Seven years ago this day found us at a loss for words. How does one explain what happened on that Tuesday morning which began as usual but unraveled into tragedy before lunch. The following day we had a school Mass to pray for healing of all those affected by the terrorist attacks. In the month that followed the 9/11 attacks, one of our sisters, giving a tour of the monastery crypt, was struck by the life-history of one of the crypt's "permanent residents."
Buried in a sarcophagus (pictured above surrounded by Latin students and their teacher) -- which is inscribed in Latin and littered with oddly-placed French accent marks -- is the Rev. Joseph-Pierre Picot de Limoëlan de Clorivière, called the second founder of our monastery on account of his success in erecting buildings and his expertise in educational leadership. He can also be called a "terrorist." Prior to coming to this country and studying for the priesthood, Father Clorivière was responsible for the death of over 50 innocent bystanders as part of a failed-attempt to assassinate Napoleon on Christmas Eve 1800.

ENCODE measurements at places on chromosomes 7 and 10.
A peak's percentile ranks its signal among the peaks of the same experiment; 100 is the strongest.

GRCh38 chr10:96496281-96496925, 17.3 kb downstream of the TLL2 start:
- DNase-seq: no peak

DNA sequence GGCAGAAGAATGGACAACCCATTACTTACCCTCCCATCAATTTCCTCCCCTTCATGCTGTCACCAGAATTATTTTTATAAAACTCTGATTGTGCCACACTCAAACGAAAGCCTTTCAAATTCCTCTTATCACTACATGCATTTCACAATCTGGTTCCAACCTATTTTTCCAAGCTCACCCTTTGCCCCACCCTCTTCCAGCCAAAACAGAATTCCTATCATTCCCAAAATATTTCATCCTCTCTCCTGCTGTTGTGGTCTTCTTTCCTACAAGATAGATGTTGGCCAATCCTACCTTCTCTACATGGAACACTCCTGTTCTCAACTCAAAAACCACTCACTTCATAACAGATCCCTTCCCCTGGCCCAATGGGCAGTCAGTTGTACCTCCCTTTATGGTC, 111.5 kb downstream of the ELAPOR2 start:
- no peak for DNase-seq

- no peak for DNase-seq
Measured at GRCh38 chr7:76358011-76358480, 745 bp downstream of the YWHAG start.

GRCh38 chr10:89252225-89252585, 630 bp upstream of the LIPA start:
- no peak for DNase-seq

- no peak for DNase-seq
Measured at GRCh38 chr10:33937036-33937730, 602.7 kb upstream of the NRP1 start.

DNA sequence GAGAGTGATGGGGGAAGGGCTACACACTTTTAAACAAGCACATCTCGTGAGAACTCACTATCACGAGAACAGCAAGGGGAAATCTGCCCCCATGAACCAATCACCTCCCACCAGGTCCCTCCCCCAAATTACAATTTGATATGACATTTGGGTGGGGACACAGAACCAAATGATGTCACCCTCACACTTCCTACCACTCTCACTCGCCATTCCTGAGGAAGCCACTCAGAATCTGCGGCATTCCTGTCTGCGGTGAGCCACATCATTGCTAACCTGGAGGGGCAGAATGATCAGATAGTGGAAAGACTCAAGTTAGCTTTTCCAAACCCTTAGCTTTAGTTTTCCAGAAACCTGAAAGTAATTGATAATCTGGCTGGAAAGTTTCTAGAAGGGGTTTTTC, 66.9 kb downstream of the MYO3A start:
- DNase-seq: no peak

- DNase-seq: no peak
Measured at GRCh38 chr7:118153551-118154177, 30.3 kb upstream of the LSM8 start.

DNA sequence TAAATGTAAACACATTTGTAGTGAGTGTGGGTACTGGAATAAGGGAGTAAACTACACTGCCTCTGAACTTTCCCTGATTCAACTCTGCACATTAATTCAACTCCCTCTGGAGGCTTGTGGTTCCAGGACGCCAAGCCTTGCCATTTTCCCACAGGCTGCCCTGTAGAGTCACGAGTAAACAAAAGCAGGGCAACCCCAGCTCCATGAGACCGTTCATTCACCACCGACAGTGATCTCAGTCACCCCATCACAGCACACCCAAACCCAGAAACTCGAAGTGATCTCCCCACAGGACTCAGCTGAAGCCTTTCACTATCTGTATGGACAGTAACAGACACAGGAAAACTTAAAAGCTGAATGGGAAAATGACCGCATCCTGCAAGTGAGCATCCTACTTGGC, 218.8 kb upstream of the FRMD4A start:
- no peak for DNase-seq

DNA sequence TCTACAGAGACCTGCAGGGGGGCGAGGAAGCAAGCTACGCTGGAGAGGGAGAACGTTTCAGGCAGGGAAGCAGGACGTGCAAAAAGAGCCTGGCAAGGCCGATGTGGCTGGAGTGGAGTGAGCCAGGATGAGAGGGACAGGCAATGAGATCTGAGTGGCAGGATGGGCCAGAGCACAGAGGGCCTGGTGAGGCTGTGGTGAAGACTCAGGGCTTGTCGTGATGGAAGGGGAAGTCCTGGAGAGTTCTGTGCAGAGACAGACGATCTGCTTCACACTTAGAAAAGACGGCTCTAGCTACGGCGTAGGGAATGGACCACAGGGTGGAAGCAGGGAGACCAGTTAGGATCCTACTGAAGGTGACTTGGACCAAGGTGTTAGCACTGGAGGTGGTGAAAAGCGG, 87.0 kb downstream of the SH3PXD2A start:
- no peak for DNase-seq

On this side of eternity, we will never know what happened between Clorivière's involvement with Royalists, the fateful night which caused him to go into hiding for several months before escaping to the United States and his ordination as a priest. One, however, can only surmise that some profound conversion and transformation of life took place. This history does not ease the pain of 9/11 but it does instill a renewed sense of wonderment at the mysterious ways of the Lord. For we can never predict what will become of someone who opens himself fully to the Lord's will. Having a "terrorist" as our second founder and the namesake of one of our three monastery bells (a story for another post) makes it difficult to condemn those who commit acts of violence; it is not ours to condemn, it is only ours to commit them to the Lord's justice and mercy -- in prayer and in deed.